Figure 3 captures the pattern of inequality using concentration curves (CC) disaggregated for high and non-high focus group states in 2005-06 and 2015-16. The concentration curves explain the relationship between the cumulative proportions of the population arranged from poorest to richest quintile group against the cumulative proportion of population arranged from lowest to highest utilization of CMHS. Here, the 45-degree line indicates the line of equality- when the CC falls towards the left, the distribution is comparatively more amongst poorer quintile population highlighting a pro-poor distribution, while a pro-rich distribution is witnessed when CC falls towards the right. The difference between the 45-degree line and the CC explains the magnitude of health disparity. Clearly, the gap between CC and 45-degree line is prominent across regions as well as time period. The gap is consistently higher in 2005-06 in comparison to 2015-16. The magnitude of the gap shrunk across the considered time period. The region-wise estimation indicates that in the non-high focus states, pro-rich inequality plummeted massively, while in high-focus grouped states, the level of pro-rich inequality was higher despite having witnessed a reduction between 2005 and 06 and 2015-16.

Fig. 3
figure 3

Concentration Curves of the utilization of CMHS across different regions in 2005-06 and 2015-16

Erreygers corrected concentration index

The Erreygers Corrected Concentration Indices were constructed to discern the magnitude of HI after controlling for the influence of need based factors. The index value ranges between + 1 and − 1, where, a positive value signals an orientation towards pro-rich inequity, while a negative number suggests pro-poor inequity. Figure 4 (a) demonstrates the EI values disaggregated across state-groups, wherein the contribution of legitimate and illegitimate factor has been separately captured. Overall, the utilisation of continuum of maternal healthcare services is pro-rich in the considered period of time. Furthermore, the magnitude of pro-rich inequity increased by 1.2 percentage points between 2005 and 06 and 2015-16.

Fig. 4
figure 4

a & b Erreygers Corrected Concentration Index in 2005-06 and 2015-16: Across state-groups and individual maternal health interventions

The level of pro-rich inequity has been compounded by a disparity in the high-focus group states. Factor wise disaggregation indicates a major contribution of illegitimate factors, thereby raising an alarming situation for the health system which is desperately fighting towards the reduction of inequity in the utilisation of CMHS due to variations in socio-economic determinants. In comparison to high-focus, the non-high focus group states witnessed a greater reduction in the pro-rich inequity in the considered period of time.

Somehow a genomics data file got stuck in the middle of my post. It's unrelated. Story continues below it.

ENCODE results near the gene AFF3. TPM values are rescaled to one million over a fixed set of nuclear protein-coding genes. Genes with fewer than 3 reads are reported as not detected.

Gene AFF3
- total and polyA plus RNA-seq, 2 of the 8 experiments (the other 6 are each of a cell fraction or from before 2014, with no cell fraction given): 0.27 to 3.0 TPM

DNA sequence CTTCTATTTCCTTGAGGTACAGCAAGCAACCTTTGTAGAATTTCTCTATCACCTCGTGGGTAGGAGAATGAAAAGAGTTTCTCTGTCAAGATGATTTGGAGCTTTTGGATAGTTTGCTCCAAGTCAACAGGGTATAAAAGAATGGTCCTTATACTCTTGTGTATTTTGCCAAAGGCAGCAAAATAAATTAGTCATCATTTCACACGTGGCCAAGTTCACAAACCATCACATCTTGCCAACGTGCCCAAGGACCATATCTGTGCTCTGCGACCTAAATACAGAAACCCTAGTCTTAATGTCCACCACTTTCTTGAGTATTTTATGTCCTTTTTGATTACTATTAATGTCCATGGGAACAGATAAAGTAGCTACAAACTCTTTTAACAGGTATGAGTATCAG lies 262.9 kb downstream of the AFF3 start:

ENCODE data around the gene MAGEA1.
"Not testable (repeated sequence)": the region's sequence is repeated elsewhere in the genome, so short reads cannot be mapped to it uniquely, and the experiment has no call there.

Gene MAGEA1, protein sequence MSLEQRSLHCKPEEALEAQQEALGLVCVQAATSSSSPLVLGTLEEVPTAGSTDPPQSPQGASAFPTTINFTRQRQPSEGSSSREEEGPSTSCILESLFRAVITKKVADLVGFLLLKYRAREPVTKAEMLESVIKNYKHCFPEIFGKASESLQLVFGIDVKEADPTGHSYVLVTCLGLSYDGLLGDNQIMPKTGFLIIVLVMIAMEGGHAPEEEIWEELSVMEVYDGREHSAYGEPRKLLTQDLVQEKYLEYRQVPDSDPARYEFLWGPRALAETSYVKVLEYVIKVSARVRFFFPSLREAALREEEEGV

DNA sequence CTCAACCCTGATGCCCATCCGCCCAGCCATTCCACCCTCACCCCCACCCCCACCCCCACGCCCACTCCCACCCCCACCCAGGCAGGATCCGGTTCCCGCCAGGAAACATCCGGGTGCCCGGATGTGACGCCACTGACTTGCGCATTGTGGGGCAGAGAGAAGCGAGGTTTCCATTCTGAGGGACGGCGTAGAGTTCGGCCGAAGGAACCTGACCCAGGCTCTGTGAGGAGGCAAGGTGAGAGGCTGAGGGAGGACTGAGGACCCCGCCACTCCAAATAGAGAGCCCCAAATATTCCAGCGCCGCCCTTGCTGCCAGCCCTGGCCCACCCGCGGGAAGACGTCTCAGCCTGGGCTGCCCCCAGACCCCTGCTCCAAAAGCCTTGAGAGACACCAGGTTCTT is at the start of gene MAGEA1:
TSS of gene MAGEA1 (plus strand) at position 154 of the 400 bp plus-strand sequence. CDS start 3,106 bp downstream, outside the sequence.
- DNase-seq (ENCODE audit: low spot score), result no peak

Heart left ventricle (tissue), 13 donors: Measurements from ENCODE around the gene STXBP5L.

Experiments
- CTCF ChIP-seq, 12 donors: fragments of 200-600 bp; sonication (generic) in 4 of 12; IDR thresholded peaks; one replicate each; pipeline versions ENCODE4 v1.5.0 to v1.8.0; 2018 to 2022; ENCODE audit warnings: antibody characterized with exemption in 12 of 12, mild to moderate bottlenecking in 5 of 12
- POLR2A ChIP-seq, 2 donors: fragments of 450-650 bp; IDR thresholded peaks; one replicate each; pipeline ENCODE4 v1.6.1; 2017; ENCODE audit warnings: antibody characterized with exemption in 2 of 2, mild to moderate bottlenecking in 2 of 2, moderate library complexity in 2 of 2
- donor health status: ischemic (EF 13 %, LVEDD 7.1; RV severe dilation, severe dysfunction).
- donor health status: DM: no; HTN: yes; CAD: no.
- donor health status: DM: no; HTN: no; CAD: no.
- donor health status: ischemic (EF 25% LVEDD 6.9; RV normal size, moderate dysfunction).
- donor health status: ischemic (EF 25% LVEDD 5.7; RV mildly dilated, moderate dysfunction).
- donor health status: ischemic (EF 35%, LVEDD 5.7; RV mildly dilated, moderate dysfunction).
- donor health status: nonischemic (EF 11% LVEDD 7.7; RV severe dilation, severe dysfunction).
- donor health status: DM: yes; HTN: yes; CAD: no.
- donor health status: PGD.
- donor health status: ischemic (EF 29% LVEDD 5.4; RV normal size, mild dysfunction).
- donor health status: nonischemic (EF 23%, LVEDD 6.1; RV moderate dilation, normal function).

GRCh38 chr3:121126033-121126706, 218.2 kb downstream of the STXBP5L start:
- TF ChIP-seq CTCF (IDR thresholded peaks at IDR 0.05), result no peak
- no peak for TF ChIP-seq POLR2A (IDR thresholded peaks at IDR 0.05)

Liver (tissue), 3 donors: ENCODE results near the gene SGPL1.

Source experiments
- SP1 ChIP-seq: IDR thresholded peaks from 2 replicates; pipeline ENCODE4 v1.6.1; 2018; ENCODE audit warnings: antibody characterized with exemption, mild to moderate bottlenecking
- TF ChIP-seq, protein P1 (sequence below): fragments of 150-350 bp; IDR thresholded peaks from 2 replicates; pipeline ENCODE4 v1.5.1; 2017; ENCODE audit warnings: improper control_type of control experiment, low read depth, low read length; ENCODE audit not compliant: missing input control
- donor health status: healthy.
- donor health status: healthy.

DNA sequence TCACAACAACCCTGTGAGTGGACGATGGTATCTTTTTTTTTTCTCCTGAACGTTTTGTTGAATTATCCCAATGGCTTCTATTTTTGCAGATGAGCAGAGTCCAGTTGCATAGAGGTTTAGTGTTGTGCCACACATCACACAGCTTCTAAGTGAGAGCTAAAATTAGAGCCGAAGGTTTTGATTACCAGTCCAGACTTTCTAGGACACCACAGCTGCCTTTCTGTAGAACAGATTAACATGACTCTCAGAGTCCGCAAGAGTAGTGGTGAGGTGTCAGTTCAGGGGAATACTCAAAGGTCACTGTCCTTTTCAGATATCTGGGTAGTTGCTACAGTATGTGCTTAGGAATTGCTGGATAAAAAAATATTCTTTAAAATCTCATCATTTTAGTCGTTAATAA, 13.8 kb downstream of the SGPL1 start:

Figure 4 (b) highlights EI values for individual maternal health interventions and disentangles the variations in 2005-06 and 2015-16. The results provide some interesting insights with delivery (SBA) and post-delivery care services (PNC) witnessing a reduction in the pro-rich inequity. On the contrary, pre-delivery care services represented by ANC have shown an increase in the pro-rich inequity in the utilisation of CMHS (2005-06 vs 2015-16).

Figure 5 illustrates the state-level variation in the Erreygers Corrected Concentration Index (EI) for the utilization of CMHS in the Indian states between 2005 and 06 and 2015-16. As discussed earlier, the horizontal inequity for CMHS in India increased by around 1.08% between 2005 and 06 and 2015-16. The state-level estimation further reveals unconscionably wide disparities regarding the utilization of CMHS after the implementation of NRHM/NHM. Although inequity in utilization of CMHS at national level increased, we found that some states experienced a fall in the level of inequity, while others witnessing a rise in the considered time period.

Fig. 5
figure 5

Change in Horizontal Inequity: Pre and Post Reform Period: State-wise estimation. Note: The details of each of the states are provided in Table (A.1) of Additional file 1

States recording a fall in the health inequity: a positive signaling

We found that the southern states (Tamil Nadu, Karnataka, Kerala and Andhra Pradesh) witnessed a reduction in the level of pro-rich inequity in the utilization of CMHS. The reduction was relatively higher in Karnataka (27.06%) and Tamil Nadu (22.4%) compared to Kerala and Andhra Pradesh. Other states which experienced a similar level of reduction are Sikkim (24.98%) from North-eastern region and Goa (23.99%) from the western part of India. Gujarat, Haryana, Bihar Maharashtra, Rajasthan, and Tripura were on the same trajectory – witnessing a reduction of pro-rich inequity by around 2 to 4 percentage points after 10 years of implementation of NRHM.

States recording an increase in the health inequity: a worrying phenomenon